Gong said she was notified about the shooting via a school email in the middle of class. "Then the teacher led us to hide in a big classroom and turned all the lights off. We were hiding under the desk for four or five hours as the shooter was still wondering freely," Gong told the Global Times.

She said she never believed just how proximal the danger of falling victim to gun violence could be to herself. "I was trembling the whole time I was under that desk and was praying every second."

The gunman was later confirmed dead, from an apparently self-inflicted gunshot wound roughly four hours after the violence began, an interim deputy chief of campus police was quoted by Reuters as saying.

When the alert was lifted, everyone walked out of the campus like survivors of a massacre, Gong said, "Everyone, even the police are saying, 'glad you are safe.'"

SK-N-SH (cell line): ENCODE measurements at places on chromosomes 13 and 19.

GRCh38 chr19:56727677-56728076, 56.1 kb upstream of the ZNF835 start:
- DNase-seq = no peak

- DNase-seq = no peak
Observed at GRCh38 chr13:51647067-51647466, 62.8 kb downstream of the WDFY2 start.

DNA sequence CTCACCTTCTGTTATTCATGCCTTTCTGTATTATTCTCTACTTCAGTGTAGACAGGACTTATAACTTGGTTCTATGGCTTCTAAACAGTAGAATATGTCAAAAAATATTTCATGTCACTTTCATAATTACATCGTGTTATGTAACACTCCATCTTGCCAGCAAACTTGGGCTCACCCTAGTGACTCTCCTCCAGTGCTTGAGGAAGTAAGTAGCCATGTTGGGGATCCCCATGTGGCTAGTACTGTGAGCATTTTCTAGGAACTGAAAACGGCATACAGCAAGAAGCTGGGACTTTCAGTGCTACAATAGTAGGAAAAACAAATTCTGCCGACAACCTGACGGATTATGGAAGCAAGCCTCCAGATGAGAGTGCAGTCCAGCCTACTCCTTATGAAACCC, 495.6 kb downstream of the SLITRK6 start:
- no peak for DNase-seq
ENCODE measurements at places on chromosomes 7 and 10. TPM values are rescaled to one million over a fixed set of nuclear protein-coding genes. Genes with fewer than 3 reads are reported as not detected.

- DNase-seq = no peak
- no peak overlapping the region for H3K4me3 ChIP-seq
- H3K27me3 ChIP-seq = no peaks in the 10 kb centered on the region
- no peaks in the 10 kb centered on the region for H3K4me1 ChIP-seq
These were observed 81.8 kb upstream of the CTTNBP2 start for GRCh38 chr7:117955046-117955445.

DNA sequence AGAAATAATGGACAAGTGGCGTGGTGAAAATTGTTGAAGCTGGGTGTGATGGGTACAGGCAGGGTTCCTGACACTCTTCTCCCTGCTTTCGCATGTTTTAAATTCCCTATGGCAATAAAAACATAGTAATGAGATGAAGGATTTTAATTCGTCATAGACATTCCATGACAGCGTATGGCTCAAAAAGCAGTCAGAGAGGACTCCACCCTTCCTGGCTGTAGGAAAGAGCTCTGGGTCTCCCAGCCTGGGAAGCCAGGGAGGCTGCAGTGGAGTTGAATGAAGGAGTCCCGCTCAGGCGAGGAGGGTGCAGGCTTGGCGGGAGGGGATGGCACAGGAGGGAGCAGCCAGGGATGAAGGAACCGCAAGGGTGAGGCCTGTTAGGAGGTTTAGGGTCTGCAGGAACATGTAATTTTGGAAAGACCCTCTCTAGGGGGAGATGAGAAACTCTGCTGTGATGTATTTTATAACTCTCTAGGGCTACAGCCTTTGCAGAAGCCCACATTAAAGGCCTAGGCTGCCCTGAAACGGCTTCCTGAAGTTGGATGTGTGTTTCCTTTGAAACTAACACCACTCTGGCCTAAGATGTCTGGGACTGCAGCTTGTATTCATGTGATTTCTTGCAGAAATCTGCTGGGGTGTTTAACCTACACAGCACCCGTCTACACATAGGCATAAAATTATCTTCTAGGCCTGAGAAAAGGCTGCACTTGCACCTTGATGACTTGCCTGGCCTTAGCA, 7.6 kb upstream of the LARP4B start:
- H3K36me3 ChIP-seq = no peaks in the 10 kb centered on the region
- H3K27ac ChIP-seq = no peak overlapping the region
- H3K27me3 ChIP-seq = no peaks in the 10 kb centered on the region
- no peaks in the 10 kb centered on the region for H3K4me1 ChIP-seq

"I've been hearing about the rampant gun violence in the US for years but never thought such a thing could happen so close to me. What strikes me most, though, is that after this incident, people all acted as though nothing had happened. Can you imagine if such a thing happened in China?" Gong asked. 

After this incident, the governor of Michigan, Gretchen Whitmer, denounced gun violence as a "uniquely American problem."

"We cannot keep living like this," she said."We're all broken by an all too familiar feeling. Another place that is supposed to be about community and togetherness shattered by bullets and bloodshed.

The persistent tumor 

The year 2022 was marked by the second-highest number of mass shootings in recent US history, according to Gallup, a US research and polling organization. The mass shootings in 2022 included two in May - at a grocery store in Buffalo, New York, and an elementary school in Uvalde, Texas.

The company also revealed a survey on February 15, indicating that in the wake of such frequent mass shootings in 2022, American dissatisfaction with US gun laws rose to a record 63 percent, the highest by 1 percentage point in Gallup's 23-year tracking of said trend; and at the same time, satisfaction with gun policy fell by the same amount to 34 percent, the lowest number on record.